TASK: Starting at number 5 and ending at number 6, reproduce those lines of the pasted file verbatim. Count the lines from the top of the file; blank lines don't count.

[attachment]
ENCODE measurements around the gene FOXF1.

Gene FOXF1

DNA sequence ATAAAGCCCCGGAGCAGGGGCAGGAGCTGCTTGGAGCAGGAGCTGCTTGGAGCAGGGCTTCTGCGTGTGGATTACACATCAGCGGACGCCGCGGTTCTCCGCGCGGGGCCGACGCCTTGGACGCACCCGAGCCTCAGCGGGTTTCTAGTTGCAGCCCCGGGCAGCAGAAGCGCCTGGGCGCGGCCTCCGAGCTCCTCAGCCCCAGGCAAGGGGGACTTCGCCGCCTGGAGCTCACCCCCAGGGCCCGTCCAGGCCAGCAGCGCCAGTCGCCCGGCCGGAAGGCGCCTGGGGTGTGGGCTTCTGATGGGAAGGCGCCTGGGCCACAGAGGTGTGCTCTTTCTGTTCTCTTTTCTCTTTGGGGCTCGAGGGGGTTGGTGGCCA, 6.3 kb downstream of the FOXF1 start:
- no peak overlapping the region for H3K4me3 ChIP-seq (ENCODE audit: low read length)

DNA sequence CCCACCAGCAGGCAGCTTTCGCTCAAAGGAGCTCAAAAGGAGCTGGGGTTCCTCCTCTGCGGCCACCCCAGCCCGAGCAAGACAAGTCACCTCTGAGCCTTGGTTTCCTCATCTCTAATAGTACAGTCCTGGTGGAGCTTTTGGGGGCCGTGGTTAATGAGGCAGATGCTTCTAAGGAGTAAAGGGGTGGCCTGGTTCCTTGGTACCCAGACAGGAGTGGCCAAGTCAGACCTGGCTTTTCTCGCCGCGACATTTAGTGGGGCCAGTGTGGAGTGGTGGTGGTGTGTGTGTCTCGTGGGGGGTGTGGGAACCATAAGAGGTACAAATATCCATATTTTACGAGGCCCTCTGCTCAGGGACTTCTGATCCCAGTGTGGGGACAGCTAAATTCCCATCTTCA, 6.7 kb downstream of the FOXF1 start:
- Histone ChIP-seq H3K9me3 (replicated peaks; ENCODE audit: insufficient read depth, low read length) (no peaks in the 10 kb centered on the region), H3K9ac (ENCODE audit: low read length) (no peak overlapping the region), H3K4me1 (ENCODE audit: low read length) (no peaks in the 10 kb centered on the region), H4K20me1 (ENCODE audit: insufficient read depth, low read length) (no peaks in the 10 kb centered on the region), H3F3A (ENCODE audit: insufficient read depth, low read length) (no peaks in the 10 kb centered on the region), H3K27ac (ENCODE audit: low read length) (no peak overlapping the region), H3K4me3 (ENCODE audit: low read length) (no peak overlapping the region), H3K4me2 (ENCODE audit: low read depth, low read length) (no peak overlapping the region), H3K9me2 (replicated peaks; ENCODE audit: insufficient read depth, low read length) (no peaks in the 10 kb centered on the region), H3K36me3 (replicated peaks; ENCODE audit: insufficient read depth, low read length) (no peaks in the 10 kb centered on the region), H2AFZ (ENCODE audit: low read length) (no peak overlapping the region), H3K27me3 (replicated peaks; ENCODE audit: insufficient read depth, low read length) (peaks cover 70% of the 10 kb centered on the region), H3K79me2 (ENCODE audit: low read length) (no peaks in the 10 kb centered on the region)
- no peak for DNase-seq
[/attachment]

DNA sequence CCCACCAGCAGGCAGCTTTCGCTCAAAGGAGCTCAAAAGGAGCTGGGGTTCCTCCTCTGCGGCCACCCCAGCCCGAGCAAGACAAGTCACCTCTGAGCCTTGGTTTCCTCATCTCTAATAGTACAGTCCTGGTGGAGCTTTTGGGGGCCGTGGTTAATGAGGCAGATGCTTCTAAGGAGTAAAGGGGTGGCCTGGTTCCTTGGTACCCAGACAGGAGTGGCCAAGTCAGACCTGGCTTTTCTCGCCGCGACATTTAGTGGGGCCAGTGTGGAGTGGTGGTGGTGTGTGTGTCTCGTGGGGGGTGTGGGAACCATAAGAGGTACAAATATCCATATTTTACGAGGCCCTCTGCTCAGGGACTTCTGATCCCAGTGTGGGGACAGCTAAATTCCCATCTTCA, 6.7 kb downstream of the FOXF1 start:
- Histone ChIP-seq H3K9me3 (replicated peaks; ENCODE audit: insufficient read depth, low read length) (no peaks in the 10 kb centered on the region), H3K9ac (ENCODE audit: low read length) (no peak overlapping the region), H3K4me1 (ENCODE audit: low read length) (no peaks in the 10 kb centered on the region), H4K20me1 (ENCODE audit: insufficient read depth, low read length) (no peaks in the 10 kb centered on the region), H3F3A (ENCODE audit: insufficient read depth, low read length) (no peaks in the 10 kb centered on the region), H3K27ac (ENCODE audit: low read length) (no peak overlapping the region), H3K4me3 (ENCODE audit: low read length) (no peak overlapping the region), H3K4me2 (ENCODE audit: low read depth, low read length) (no peak overlapping the region), H3K9me2 (replicated peaks; ENCODE audit: insufficient read depth, low read length) (no peaks in the 10 kb centered on the region), H3K36me3 (replicated peaks; ENCODE audit: insufficient read depth, low read length) (no peaks in the 10 kb centered on the region), H2AFZ (ENCODE audit: low read length) (no peak overlapping the region), H3K27me3 (replicated peaks; ENCODE audit: insufficient read depth, low read length) (peaks cover 70% of the 10 kb centered on the region), H3K79me2 (ENCODE audit: low read length) (no peaks in the 10 kb centered on the region)